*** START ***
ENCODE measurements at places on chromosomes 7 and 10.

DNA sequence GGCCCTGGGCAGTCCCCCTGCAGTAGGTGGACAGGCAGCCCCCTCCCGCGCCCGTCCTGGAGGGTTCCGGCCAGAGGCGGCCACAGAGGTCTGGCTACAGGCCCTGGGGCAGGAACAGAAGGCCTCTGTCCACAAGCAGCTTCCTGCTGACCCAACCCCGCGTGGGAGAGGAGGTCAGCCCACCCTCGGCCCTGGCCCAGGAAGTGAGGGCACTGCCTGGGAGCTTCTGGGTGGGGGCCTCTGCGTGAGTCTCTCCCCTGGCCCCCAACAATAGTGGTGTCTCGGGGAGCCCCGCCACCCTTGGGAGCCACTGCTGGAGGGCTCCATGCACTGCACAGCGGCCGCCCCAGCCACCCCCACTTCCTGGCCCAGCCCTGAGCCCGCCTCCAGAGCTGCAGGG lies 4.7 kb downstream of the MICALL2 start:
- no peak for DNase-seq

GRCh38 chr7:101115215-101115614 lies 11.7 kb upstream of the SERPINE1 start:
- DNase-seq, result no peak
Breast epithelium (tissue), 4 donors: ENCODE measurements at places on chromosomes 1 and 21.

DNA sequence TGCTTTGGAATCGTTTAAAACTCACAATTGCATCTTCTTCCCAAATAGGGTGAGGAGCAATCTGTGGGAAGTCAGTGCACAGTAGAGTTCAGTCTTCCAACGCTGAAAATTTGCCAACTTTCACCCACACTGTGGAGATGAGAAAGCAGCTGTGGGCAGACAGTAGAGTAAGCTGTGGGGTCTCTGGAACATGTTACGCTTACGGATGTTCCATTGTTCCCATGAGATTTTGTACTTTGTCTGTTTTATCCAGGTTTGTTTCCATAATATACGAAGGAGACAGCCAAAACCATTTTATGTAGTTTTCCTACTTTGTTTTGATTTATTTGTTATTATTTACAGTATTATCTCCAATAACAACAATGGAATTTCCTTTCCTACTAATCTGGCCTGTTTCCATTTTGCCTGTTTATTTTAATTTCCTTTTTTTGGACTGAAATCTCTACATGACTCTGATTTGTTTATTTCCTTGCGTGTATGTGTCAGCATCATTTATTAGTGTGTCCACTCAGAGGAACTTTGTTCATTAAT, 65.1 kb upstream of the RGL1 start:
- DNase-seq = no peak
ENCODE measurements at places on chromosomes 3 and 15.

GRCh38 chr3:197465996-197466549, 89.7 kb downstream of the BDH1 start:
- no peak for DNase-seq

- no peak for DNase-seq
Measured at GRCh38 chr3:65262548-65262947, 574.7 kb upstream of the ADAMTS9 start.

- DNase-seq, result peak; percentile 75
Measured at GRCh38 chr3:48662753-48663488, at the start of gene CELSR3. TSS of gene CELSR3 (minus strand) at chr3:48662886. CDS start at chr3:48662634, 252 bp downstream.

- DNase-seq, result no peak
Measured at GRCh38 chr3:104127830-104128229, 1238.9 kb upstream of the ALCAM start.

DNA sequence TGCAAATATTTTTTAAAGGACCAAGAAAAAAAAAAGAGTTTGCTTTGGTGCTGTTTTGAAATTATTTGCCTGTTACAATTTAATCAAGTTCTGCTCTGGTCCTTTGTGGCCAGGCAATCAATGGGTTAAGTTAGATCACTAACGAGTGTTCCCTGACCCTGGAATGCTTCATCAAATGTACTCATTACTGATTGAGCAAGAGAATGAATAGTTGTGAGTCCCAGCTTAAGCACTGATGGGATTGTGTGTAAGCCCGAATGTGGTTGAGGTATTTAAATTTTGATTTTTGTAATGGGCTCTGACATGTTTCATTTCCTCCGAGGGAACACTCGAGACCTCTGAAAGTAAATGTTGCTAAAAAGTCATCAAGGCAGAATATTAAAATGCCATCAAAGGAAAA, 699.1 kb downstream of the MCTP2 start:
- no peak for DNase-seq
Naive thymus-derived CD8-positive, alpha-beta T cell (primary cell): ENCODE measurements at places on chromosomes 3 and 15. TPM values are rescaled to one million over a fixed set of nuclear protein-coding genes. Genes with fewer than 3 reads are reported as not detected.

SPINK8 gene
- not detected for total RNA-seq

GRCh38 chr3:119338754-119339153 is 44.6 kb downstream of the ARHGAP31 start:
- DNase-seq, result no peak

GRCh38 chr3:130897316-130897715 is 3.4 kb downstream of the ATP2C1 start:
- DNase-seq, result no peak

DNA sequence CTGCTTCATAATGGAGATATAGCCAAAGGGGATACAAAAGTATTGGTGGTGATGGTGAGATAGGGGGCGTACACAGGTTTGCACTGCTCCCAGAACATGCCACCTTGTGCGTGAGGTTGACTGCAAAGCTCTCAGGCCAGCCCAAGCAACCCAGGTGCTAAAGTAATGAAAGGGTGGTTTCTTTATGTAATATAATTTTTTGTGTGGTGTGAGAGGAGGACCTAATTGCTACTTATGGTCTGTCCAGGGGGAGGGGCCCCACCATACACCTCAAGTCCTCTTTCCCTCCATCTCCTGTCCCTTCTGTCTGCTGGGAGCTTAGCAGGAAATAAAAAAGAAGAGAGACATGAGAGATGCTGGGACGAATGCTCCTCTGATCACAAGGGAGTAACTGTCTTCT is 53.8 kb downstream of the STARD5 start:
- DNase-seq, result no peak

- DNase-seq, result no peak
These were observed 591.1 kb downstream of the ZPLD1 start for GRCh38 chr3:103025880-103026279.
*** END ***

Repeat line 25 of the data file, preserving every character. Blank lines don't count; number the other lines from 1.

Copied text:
GRCh38 chr3:130897316-130897715 is 3.4 kb downstream of the ATP2C1 start: